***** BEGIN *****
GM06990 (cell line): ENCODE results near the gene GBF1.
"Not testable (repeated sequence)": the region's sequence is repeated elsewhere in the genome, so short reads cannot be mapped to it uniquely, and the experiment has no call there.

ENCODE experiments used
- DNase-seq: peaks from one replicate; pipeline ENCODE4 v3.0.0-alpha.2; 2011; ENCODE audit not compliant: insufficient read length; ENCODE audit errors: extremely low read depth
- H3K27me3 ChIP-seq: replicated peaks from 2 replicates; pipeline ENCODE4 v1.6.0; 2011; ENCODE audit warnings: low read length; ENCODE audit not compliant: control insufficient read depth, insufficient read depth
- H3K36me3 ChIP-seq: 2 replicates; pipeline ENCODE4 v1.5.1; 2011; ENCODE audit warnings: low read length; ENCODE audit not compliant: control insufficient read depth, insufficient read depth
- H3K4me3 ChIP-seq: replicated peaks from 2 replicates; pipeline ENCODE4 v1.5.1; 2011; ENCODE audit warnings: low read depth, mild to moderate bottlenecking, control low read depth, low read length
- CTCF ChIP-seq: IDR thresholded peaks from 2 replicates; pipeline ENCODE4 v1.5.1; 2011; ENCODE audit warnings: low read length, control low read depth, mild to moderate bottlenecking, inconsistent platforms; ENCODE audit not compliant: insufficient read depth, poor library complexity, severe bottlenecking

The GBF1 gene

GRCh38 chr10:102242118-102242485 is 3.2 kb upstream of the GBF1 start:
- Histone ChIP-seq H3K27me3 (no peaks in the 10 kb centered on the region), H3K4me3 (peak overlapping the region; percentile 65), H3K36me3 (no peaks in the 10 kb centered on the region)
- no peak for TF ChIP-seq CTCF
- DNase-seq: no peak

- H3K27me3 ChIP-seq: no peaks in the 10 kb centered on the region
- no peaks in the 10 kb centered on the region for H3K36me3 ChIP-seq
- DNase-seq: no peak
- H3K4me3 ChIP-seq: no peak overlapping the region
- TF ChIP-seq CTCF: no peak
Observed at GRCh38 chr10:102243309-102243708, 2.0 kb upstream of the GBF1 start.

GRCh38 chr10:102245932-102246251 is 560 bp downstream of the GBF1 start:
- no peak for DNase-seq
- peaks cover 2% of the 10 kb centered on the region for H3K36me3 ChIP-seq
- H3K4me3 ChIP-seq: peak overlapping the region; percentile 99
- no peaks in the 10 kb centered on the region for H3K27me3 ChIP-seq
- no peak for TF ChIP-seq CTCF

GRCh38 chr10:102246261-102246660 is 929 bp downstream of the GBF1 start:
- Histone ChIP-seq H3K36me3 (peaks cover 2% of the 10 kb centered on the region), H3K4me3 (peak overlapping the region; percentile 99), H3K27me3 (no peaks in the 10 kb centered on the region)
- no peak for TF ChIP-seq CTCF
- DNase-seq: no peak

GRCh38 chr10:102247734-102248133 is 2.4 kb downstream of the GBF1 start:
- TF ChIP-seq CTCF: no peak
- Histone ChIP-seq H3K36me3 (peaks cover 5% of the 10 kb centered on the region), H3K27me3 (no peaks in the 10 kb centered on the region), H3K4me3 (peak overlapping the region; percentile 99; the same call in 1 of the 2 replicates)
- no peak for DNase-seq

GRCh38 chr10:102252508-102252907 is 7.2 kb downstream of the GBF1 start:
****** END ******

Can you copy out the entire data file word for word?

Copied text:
GM06990 (cell line): ENCODE results near the gene GBF1.
"Not testable (repeated sequence)": the region's sequence is repeated elsewhere in the genome, so short reads cannot be mapped to it uniquely, and the experiment has no call there.

ENCODE experiments used
- DNase-seq: peaks from one replicate; pipeline ENCODE4 v3.0.0-alpha.2; 2011; ENCODE audit not compliant: insufficient read length; ENCODE audit errors: extremely low read depth
- H3K27me3 ChIP-seq: replicated peaks from 2 replicates; pipeline ENCODE4 v1.6.0; 2011; ENCODE audit warnings: low read length; ENCODE audit not compliant: control insufficient read depth, insufficient read depth
- H3K36me3 ChIP-seq: 2 replicates; pipeline ENCODE4 v1.5.1; 2011; ENCODE audit warnings: low read length; ENCODE audit not compliant: control insufficient read depth, insufficient read depth
- H3K4me3 ChIP-seq: replicated peaks from 2 replicates; pipeline ENCODE4 v1.5.1; 2011; ENCODE audit warnings: low read depth, mild to moderate bottlenecking, control low read depth, low read length
- CTCF ChIP-seq: IDR thresholded peaks from 2 replicates; pipeline ENCODE4 v1.5.1; 2011; ENCODE audit warnings: low read length, control low read depth, mild to moderate bottlenecking, inconsistent platforms; ENCODE audit not compliant: insufficient read depth, poor library complexity, severe bottlenecking

The GBF1 gene

GRCh38 chr10:102242118-102242485 is 3.2 kb upstream of the GBF1 start:
- Histone ChIP-seq H3K27me3 (no peaks in the 10 kb centered on the region), H3K4me3 (peak overlapping the region; percentile 65), H3K36me3 (no peaks in the 10 kb centered on the region)
- no peak for TF ChIP-seq CTCF
- DNase-seq: no peak

- H3K27me3 ChIP-seq: no peaks in the 10 kb centered on the region
- no peaks in the 10 kb centered on the region for H3K36me3 ChIP-seq
- DNase-seq: no peak
- H3K4me3 ChIP-seq: no peak overlapping the region
- TF ChIP-seq CTCF: no peak
Observed at GRCh38 chr10:102243309-102243708, 2.0 kb upstream of the GBF1 start.

GRCh38 chr10:102245932-102246251 is 560 bp downstream of the GBF1 start:
- no peak for DNase-seq
- peaks cover 2% of the 10 kb centered on the region for H3K36me3 ChIP-seq
- H3K4me3 ChIP-seq: peak overlapping the region; percentile 99
- no peaks in the 10 kb centered on the region for H3K27me3 ChIP-seq
- no peak for TF ChIP-seq CTCF

GRCh38 chr10:102246261-102246660 is 929 bp downstream of the GBF1 start:
- Histone ChIP-seq H3K36me3 (peaks cover 2% of the 10 kb centered on the region), H3K4me3 (peak overlapping the region; percentile 99), H3K27me3 (no peaks in the 10 kb centered on the region)
- no peak for TF ChIP-seq CTCF
- DNase-seq: no peak

GRCh38 chr10:102247734-102248133 is 2.4 kb downstream of the GBF1 start:
- TF ChIP-seq CTCF: no peak
- Histone ChIP-seq H3K36me3 (peaks cover 5% of the 10 kb centered on the region), H3K27me3 (no peaks in the 10 kb centered on the region), H3K4me3 (peak overlapping the region; percentile 99; the same call in 1 of the 2 replicates)
- no peak for DNase-seq

GRCh38 chr10:102252508-102252907 is 7.2 kb downstream of the GBF1 start: